Everyone who's been to a Hanukkah party is all too familiar with the dreidel. The tiny toy, which resembles a top, is used in a game that has you gambling for chocolate coins (also known as gelt). Each face of the dreidel has a different Hebrew letter, which will tell you to take the center jackpot, take half, give half your stash, or do nothing. While it's an innocent game, many dreidels these days are made from plastic, which is why we're encouraging everyone to opt for an eco-friendly dreidel.
Whether you opt for biodegradable ones made from seeds, plantable seed paper dreidels, or edible candy dreidels is entirely up to you. But the goal is to forgo plastic for these eight crazy nights.
Fair Trade Judaica's Tagua Seed Dreidel
Fair Trade Judaica's Tagua Seed Dreidels not only work just as well — if not better — than those tiny plastic dreidels we all know and secretly love, but they're eco-friendly, too. As the name says, they're fair trade, which means their manufacturers abides by strict environmental and ethical regulations (you can read all about what it means to get that Fair Trade Certification here).
But it isn't just better for the people making them. The dreidels themselves are also made from tagua seeds, which are sustainably grown in Ecuador. And because they're made from seeds, that means they're biodegradable, too.
Plantable seed paper dreidel
Amazon offers plantable seed paper that you can bury in the dirt when you're done, with plants that will hopefully sprout by spring. Just put some in the printer and find a cute stencil of a dreidel. Cut it out and glue it together with biodegradable glue, draw the Hebrew letters on each side, and you'll be good to go!
If you can find seed paper that contains seeds native to your area, that's the best way to do it. Seed paper and planting non-native plants doesn't benefit pollinators, or the ecosystem, as much as native plants do. But either way, anything is better than plastic.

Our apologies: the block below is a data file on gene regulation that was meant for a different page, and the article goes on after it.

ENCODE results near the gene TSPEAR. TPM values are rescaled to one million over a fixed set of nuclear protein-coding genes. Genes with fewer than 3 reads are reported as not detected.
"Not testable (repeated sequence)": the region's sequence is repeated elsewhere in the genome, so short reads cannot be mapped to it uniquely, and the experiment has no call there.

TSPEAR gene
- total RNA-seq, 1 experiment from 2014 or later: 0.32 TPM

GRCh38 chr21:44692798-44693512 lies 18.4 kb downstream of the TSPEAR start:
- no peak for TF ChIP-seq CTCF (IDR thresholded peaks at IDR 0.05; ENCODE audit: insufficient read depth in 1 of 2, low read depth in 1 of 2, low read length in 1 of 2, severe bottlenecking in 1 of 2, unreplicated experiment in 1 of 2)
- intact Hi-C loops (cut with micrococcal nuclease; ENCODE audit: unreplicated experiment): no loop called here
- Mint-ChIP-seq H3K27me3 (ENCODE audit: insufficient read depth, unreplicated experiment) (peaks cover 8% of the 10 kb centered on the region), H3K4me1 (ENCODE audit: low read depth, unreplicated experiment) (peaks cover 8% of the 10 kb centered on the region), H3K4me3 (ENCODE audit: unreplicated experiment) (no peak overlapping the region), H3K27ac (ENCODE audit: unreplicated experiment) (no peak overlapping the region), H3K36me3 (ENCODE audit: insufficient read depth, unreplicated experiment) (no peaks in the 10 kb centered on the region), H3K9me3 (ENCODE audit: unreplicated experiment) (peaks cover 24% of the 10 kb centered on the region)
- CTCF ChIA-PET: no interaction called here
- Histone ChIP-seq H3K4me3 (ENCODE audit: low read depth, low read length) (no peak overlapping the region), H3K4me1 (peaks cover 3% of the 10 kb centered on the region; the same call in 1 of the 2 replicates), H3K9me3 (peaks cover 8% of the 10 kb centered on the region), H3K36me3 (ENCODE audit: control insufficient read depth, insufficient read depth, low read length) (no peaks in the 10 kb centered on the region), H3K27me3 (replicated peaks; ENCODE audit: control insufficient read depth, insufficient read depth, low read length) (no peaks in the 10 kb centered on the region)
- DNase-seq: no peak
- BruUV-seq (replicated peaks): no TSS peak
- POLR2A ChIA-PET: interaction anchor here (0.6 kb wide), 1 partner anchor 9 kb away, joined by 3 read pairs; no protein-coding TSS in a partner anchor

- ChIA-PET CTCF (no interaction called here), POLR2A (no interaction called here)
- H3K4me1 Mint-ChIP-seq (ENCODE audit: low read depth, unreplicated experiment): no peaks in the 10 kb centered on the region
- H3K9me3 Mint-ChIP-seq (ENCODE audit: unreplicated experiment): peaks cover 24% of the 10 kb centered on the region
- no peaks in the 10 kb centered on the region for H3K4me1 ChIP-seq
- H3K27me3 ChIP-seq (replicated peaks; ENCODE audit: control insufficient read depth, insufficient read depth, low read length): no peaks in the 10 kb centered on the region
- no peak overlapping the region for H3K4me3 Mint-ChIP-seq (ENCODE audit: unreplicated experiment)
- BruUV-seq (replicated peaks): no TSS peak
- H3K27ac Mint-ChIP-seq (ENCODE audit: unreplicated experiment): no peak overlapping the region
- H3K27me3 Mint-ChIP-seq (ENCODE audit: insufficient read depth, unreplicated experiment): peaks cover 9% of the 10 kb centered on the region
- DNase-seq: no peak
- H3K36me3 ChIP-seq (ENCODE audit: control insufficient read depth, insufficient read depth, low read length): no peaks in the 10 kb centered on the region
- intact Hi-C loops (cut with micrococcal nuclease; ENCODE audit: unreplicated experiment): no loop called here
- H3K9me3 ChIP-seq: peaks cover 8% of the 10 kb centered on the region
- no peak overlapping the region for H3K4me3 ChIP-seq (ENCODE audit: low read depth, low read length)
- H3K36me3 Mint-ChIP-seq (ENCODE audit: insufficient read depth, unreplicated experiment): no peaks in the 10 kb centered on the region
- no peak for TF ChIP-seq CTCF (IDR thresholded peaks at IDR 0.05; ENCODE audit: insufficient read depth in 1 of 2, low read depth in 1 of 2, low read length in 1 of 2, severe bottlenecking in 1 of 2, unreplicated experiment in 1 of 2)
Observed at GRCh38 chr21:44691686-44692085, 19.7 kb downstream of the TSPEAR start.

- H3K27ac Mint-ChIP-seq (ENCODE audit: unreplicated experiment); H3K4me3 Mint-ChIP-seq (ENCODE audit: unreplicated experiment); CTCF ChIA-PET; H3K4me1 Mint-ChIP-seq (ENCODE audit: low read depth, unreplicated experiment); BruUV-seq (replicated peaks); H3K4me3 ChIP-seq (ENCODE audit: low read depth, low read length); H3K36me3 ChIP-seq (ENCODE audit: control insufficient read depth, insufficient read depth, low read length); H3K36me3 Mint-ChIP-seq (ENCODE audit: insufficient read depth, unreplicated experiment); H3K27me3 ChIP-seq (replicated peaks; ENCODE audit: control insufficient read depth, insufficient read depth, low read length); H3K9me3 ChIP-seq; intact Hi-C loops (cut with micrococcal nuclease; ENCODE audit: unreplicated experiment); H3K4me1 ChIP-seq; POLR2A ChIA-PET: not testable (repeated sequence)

Make a DIY dreidel
That's right — you can get crafty this holiday season and make your own dreidel. There are so many different ways to make your own dreidel, with crafts you already have at home... you may just need to put your thinking cap on. This make-your-own dreidel guide offers printable stencils to make your own from paper (which you can shred and recycle after the holiday is over!).
Alternatively, if you're able to secure some sustainable art supplies prior to the start of Hanukkah, you can do as the song says, and literally make your dreidel out of clay. Using a range of colors or just one, you can mold the shape of the dreidel. Then you'll carve, paint, or mold the Hebrew letters into each face of the dreidel, pop it in the oven, and once it cools off, you can gamble for gelt, to your heart's content.
If you're good at wood-working, that's always a great option, too. Just make sure you're sourcing that wood sustainably.
Finally, you can make some tasty candy dreidels that won't sit in landfill — because you'll have eaten them. Bible Best Balabusta recommends making candy dreidels — while they're super cute, they actually work. So, you can eat them when you're done losing all your gelt to your bubbie.
Using pretzels for the handle, caramel for the base, and a chocolate kiss for the tip provides you with the perfect top. Read the instructions for how to put it all together.
You can also buy a dreidel candy mold and make hard candy from caramel, chocolate... it's all up to you. Regardless of what you decide to do while getting your dreidel game on, make sure you take home the prize of the gelt jackpot.
If anything, the wood dreidels are better than plastic.
While 2022 may not be the year you mindfully order a sustainable dreidel, you can always opt for the wood dreidels instead of the plastic ones. They're just as common, and won't leave as nasty of a stain on our planet as plastic. You can also borrow some from family and friends, as many of us have acquired a stash over the years — regardless though, we hope you have a lit eight crazy nights.